Meet Walt Shiel with Slipdown Mountain Publications LLC and the author of the blog, From the Publishing Trenches. He has heated exclusively, or almost so, with wood for over a decade in lower and upper Michigan, Mississippi, and California mountains.
Shiel says there are three advantages of the wood stove in his area:
The ability to keep his home toasty warm with the typical high winds and cold temperatures. Sometimes a furnace is just not enough.
During power outages, it gives him a source for warmth and for cooking.
He and his family keep a big ceramic kettle filled with water on it all winter. The water slowly boils away and humidifies the house, unlike a central furnace that dries out the air.
Burning wood currently saves the family over $100.00 a month in energy costs.
A woodstove provided about 25% of their heat in northeastern Mississippi for three winters (1982-85) in a one-story, A-frame approximately 1800 sq ft house using a fireplace insert with blower. He estimates that they saved about 20% on their heating bill.
Walt also heated two winters in Tehachapi Mountains of southern California with only wood (1987-89) in a one-story of about 1200 sq ft using an excellent fireplace insert. "The insert actually extended outward a bit over a foot onto the hearth and did an excellent job of heating the place", he says. "Except for the back bedroom where we used a small space heater when the temps dropped below about 25F."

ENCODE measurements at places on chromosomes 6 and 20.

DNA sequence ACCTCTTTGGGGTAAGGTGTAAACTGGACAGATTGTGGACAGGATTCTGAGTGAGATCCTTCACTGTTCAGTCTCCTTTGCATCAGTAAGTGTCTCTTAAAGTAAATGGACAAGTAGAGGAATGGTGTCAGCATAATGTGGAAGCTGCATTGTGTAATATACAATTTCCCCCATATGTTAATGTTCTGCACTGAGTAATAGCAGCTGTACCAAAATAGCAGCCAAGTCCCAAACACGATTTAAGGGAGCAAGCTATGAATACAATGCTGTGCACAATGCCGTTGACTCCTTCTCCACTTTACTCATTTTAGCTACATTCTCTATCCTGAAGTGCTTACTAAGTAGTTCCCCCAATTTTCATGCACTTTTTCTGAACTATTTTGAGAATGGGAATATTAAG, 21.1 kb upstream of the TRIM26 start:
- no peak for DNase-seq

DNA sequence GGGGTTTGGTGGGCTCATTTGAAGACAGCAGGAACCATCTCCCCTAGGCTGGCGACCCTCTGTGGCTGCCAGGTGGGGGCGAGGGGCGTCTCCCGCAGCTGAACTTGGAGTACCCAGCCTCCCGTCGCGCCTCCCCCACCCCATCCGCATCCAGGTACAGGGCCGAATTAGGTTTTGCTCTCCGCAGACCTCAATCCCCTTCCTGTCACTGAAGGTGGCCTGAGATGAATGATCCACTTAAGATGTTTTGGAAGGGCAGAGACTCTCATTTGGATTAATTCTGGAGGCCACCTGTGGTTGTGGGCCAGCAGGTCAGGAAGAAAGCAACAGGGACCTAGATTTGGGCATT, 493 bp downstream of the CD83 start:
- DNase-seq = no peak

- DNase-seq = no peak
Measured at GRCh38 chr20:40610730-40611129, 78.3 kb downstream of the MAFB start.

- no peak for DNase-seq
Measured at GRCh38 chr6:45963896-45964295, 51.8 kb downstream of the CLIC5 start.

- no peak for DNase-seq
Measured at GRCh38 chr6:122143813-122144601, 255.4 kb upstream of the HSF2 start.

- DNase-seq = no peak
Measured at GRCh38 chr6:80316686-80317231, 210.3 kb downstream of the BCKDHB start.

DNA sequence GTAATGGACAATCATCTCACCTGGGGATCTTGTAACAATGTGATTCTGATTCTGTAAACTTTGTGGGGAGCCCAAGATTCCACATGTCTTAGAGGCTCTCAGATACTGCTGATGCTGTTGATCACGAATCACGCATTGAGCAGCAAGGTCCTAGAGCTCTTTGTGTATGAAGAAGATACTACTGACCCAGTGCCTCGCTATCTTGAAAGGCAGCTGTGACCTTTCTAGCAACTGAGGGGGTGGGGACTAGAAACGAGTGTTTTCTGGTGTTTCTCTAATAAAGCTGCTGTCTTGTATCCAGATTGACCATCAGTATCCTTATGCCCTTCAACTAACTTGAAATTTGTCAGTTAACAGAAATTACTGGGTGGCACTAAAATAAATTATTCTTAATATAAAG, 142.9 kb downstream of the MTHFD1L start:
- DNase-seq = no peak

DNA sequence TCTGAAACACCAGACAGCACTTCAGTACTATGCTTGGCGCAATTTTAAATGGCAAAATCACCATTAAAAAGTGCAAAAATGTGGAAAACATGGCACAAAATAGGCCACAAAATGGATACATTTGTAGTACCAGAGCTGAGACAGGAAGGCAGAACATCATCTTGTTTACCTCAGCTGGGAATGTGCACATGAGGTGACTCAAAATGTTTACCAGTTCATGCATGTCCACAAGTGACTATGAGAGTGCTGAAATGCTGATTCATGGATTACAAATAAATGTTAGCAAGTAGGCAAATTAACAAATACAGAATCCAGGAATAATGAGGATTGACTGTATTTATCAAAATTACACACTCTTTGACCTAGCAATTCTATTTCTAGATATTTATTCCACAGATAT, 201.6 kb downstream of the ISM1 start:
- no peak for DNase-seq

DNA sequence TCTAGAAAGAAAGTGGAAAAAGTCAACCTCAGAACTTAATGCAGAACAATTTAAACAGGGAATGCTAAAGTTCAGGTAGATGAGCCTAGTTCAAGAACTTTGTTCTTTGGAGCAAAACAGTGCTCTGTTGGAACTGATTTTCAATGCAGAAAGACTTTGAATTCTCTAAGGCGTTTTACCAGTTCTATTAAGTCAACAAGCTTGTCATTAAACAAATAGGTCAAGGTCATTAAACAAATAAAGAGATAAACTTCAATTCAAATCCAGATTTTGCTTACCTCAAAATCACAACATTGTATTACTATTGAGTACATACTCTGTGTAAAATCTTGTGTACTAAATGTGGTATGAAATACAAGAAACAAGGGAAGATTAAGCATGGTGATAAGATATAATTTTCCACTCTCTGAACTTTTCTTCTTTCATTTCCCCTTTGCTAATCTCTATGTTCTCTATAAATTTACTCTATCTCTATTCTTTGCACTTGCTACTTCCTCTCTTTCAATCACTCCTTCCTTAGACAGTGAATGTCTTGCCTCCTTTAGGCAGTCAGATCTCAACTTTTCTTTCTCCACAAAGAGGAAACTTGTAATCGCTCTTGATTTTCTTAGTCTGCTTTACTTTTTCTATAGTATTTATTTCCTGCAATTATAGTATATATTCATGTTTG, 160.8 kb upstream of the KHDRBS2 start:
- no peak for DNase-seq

Currently, Walt lives on the Michigan's Keweenaw Peninsula (northwestern Upper Peninsula). The house is a two-story plus partially finished attic of about 2200 sq ft (house is about 100 yrs old) on a 40-acre farm that's about 50/50 woods and pasture. "We have a new, efficient, propane-fueled central heating system and a centrally located convection style, airtight wood stove." He explains, "we only run the furnace overnight and in late spring or early fall…We burn about 7 cords of wood each season Judging from the costs of running the furnace in spring and fall, I estimate it would cost us an extra $125-150 per month to heat it without the wood stove."